Potential contacts for OTs include your GP practice, your care manager (if you have one), a day centre manager, or the hospital clinic. If you are managing at home without any of these contacts, then approach your local social services office.

A word of warning

Limited funding and the shortage of occupational therapists nationally means that carers and the person they care for may struggle to get enough advice and help at the time that it is needed and in the manner that supports and encourages rehabilitation.

You may have found that health and social care staff are as stressed as you, because they are limited in the time and resources that are available to do a good job. We have heard from many carers about the difficult situations that they have encountered with simple requests like getting equipment, let alone requests for entire programmes for independent living.

You may have to be persistent in asking for an assessment of your needs and subsequent support. But it may be helpful if you get all the information you can, from your local Carers' Centre or via the internet, about what is available for you locally.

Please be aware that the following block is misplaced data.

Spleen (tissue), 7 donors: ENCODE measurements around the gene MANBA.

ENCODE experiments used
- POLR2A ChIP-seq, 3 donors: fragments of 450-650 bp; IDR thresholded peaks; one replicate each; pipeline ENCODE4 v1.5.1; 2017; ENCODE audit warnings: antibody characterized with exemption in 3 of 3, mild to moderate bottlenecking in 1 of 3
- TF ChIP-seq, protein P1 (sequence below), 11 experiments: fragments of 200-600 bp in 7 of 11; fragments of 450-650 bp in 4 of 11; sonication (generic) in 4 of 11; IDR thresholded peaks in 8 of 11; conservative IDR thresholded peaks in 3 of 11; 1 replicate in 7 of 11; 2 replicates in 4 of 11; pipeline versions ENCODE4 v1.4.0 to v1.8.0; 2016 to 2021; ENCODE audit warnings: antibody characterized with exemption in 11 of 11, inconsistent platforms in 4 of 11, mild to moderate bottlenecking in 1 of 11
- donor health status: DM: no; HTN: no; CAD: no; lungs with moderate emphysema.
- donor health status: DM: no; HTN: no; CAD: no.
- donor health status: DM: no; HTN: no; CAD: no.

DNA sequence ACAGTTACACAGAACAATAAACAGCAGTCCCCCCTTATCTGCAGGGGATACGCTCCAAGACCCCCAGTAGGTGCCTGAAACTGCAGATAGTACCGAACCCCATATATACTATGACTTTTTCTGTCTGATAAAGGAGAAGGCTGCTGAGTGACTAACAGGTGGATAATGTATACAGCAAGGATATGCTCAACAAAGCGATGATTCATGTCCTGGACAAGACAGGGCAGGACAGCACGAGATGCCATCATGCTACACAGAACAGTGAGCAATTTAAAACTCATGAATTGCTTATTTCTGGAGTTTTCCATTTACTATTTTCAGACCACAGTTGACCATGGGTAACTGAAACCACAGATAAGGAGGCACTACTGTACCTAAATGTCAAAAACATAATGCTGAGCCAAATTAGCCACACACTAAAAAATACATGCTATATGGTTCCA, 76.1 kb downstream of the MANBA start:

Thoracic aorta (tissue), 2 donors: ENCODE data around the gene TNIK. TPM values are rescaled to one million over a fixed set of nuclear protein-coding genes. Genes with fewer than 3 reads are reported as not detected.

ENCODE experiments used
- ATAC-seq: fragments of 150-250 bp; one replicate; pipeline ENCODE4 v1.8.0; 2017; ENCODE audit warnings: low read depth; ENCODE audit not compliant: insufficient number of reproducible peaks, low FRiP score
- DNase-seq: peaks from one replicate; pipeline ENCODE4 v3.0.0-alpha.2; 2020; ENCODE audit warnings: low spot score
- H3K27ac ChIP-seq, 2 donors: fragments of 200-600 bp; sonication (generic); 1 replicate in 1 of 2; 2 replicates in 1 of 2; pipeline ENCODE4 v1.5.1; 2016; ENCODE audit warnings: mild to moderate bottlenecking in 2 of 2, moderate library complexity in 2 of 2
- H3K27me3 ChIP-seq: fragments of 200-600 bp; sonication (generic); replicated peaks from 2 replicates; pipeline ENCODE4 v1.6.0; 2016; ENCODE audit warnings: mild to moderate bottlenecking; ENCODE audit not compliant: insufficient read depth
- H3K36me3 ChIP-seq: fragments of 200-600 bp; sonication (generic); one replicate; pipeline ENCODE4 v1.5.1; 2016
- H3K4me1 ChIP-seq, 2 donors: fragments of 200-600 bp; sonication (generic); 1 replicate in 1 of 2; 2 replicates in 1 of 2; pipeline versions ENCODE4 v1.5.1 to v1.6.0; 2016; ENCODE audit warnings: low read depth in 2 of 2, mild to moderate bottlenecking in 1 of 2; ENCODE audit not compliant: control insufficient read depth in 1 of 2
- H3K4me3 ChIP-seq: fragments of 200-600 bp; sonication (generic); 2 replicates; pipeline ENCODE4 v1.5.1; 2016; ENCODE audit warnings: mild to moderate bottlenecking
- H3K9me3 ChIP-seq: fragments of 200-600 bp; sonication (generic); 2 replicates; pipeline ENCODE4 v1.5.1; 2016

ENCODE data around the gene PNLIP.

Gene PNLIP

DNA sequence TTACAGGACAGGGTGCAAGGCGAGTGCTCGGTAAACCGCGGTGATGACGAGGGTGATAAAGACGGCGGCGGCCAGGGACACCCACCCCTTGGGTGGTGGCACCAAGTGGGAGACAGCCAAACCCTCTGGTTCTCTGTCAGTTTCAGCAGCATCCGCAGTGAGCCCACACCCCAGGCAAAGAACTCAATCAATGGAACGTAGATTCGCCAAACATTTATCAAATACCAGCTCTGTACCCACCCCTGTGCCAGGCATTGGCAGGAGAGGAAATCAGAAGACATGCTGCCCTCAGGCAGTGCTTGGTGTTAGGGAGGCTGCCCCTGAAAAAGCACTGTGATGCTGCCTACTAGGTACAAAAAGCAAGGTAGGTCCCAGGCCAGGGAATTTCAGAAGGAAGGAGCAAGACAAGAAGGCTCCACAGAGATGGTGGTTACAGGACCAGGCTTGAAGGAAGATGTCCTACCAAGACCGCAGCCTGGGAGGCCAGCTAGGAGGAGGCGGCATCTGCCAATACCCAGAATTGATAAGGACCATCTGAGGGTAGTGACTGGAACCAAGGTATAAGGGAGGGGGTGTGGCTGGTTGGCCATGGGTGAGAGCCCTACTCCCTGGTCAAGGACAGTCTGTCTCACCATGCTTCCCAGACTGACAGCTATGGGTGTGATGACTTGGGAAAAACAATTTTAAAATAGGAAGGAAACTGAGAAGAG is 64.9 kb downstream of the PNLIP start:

A Carer's Assessment should enable you to identify your needs and the risk to your health if you don't get equipment or training to help you in your tasks.

Once you have had your needs assessed, you may want to buy the equipment yourself, or some of it if the wait is very long.

If you do struggle to get any help, you could keep a record of your conversations and telephone calls, so that you can be accurate in reporting what has happened if, for example, you need to make a complaint. Each local authority should have a complaints procedure, which could culminate in approaching the local government ombudsman. Your local Citizens Advice Bureau should be able to help with this.

Equipment

Many carers will have experienced difficulties with the supply and return of equipment. Some equipment and aids for the home come from social services and some from the hospital service. In March 2000, the audit commission's report 'Fully Equipped' highlighted some of these services' shortcomings throughout the country, and the government pledged to improve them. A national drive to develop community equipment services, with full integration across health and social care is ongoing.

The development of local community equipment services is supported by the Integration of Community Equipment Service (ICES) Team. The package of reform includes:

  • Faster assessment – first contact by social services will be made within 48 hours and the assessment completed within one month. Equipment is to be in place within one week from then
  • Easier access to community equipment
  • Increased choices for older people, through the provision of direct payments

Finally, whether your equipment is provided by social services or from the private sector, if you get faulty equipment or it breaks down – report it at once, don’t try to mend it yourself, or you may find that your OT or supplier disclaims any responsibility, and you are left with a large repair bill.